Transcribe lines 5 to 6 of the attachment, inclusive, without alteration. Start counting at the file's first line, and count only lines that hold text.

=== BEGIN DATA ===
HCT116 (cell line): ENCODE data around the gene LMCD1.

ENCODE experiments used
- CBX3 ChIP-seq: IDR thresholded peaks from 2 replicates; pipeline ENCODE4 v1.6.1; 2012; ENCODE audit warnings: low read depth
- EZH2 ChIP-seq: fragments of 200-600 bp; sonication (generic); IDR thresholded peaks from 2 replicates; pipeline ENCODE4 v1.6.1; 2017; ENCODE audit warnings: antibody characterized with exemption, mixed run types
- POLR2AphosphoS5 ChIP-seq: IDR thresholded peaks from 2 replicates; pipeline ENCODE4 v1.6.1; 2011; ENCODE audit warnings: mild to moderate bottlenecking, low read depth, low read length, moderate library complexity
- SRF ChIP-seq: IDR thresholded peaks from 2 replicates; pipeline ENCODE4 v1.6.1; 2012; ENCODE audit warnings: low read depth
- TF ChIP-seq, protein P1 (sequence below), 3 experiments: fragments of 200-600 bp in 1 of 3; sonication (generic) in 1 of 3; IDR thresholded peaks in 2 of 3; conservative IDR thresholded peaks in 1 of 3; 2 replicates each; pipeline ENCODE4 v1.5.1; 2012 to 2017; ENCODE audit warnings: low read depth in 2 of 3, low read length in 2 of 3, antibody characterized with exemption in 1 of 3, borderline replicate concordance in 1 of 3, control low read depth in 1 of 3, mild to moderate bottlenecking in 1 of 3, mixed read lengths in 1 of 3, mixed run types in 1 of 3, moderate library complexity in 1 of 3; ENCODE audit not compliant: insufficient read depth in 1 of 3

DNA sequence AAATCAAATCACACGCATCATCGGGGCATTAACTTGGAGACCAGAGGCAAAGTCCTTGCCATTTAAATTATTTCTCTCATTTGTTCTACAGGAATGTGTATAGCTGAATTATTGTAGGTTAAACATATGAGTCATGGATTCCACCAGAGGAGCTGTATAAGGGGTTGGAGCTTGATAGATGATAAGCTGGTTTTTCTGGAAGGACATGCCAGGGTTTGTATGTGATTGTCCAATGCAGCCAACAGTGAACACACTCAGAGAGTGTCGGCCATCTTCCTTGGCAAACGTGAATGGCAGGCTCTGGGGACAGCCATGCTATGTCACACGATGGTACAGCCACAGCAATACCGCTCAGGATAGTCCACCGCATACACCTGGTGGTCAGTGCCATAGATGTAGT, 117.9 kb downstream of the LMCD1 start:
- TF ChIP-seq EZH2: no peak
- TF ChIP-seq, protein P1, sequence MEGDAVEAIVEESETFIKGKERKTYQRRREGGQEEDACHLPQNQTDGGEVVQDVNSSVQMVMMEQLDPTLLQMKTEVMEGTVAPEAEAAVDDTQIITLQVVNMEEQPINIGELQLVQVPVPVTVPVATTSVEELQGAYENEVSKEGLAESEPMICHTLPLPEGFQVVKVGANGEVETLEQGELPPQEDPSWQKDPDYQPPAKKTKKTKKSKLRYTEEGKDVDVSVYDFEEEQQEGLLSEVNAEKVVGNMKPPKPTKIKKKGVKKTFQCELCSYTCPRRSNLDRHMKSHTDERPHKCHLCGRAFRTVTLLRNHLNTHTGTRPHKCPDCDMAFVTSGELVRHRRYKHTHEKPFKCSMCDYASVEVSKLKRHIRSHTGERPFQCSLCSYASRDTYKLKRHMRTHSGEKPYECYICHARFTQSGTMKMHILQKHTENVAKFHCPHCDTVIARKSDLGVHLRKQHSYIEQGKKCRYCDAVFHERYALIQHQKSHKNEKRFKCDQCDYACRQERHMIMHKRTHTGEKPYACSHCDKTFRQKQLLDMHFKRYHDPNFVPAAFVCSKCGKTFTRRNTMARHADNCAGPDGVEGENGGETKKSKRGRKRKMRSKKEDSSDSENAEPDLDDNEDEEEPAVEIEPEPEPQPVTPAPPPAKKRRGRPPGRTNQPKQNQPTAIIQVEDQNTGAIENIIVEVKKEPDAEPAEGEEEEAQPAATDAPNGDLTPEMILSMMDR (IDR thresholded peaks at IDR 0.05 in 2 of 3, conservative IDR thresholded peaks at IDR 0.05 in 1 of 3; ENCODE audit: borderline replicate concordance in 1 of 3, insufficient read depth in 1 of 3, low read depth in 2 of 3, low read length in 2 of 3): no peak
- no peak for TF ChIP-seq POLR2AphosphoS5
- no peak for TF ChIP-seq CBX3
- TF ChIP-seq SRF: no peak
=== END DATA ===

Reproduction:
- POLR2AphosphoS5 ChIP-seq: IDR thresholded peaks from 2 replicates; pipeline ENCODE4 v1.6.1; 2011; ENCODE audit warnings: mild to moderate bottlenecking, low read depth, low read length, moderate library complexity
- SRF ChIP-seq: IDR thresholded peaks from 2 replicates; pipeline ENCODE4 v1.6.1; 2012; ENCODE audit warnings: low read depth